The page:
Baby Lion’s Head Meatballs with Braised Cabbage

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They’re made of pork, but these meatballs are nicknamed “Lion’s Head” in Shanghainese cuisine, because they’re usually made in gigantic proportions. Larger than a baseball, that is. But I was going to a holiday party — and I had just been to a holiday party — where bite-sized morsels were precursory. So I shrank the homestyle comfort food to size. That doesn’t mean they’re any less delicious, though.

I was inspired by my friend Erik, who has for the past seven years been making Swedish meatballs as a holiday party snack from his heritage (can you guess from the name?). Well shoot, I thought. Everyone has some type of meatball in their family’s culture. Whether it’s a starch-bound meatloaf or a springy Vietnamese ball ‘o beef, a congealed mixture of minced meat with seasonings is an ideal application for food anywhere. So I was reminded of the Chinese Lion’s Head — which is essentially like a pork and chive dumpling without the skin.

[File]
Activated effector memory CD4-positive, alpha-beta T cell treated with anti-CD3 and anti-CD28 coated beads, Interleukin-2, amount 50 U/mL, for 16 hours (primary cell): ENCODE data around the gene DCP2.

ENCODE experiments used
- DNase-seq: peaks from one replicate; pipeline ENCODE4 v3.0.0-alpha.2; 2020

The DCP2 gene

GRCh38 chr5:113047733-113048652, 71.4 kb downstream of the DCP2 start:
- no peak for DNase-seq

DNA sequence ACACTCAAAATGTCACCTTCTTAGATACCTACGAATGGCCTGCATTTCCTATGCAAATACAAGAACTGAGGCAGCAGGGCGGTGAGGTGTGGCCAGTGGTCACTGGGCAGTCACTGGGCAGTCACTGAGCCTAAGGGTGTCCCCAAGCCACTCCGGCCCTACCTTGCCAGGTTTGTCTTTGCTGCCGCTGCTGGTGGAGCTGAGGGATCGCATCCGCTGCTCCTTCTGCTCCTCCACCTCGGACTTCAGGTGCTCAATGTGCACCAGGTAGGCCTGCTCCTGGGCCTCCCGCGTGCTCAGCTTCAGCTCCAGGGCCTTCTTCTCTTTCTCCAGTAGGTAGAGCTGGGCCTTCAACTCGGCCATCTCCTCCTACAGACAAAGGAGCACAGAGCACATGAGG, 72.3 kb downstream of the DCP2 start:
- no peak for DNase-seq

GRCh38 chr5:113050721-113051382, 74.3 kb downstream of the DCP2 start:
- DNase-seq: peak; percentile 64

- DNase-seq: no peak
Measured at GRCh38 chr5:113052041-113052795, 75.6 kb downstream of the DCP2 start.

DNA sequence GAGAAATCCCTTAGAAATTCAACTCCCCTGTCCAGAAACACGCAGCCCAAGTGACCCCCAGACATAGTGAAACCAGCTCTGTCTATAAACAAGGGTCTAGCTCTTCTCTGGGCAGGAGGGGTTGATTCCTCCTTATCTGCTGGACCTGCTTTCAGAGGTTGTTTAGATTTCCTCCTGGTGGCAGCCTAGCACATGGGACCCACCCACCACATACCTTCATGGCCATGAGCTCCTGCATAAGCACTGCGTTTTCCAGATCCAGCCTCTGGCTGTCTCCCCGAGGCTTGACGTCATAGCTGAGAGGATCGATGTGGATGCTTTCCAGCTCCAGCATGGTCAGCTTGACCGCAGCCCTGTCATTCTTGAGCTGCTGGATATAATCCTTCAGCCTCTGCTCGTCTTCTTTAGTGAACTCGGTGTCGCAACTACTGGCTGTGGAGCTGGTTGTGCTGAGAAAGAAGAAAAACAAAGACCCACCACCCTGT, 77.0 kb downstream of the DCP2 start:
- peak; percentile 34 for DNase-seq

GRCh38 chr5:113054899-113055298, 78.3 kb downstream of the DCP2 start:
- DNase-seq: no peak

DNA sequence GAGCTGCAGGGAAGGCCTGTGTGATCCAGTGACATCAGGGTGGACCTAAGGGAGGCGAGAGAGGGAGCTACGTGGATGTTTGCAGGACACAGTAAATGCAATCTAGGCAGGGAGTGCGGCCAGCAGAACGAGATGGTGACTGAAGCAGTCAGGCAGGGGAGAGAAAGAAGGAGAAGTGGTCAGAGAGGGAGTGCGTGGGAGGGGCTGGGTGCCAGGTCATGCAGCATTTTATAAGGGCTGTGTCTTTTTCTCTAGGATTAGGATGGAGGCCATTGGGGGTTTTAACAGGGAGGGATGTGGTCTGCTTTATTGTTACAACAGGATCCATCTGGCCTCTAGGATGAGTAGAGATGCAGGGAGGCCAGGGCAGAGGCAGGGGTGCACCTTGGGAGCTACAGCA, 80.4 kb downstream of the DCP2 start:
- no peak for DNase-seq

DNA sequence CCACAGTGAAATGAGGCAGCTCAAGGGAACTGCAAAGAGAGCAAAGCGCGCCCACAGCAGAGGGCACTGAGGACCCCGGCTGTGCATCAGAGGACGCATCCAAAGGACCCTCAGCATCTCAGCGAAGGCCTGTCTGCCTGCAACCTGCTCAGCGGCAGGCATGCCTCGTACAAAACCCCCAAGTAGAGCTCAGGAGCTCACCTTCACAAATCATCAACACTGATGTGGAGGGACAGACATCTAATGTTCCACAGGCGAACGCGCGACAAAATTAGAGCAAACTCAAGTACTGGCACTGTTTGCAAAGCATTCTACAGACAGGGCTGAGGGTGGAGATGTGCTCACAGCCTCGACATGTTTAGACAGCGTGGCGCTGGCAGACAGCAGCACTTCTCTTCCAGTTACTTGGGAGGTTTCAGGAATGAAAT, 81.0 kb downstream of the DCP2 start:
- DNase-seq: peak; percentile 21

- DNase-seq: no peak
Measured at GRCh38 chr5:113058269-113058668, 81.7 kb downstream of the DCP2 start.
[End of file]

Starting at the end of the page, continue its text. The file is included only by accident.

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Braising the browned meatballs with cabbage

This dish apparently skipped a generation in my family. I learned that it was something that my grandmother would always make for my mother when she came to visit her apartment growing up. If that sounds weird, it is; my grandparents were divorced, and my mom was mostly raised by my grandfather. Hence, my Chinese cooking repertoire stems from my Hunanese grandfather, by way of my mother (and her environment in Taiwan). My grandmother had lived in Shanghai for years, and Lion’s Head Meatballs is a signature of the city. But my mom never learned to make it from her, so I didn’t eat them growing up.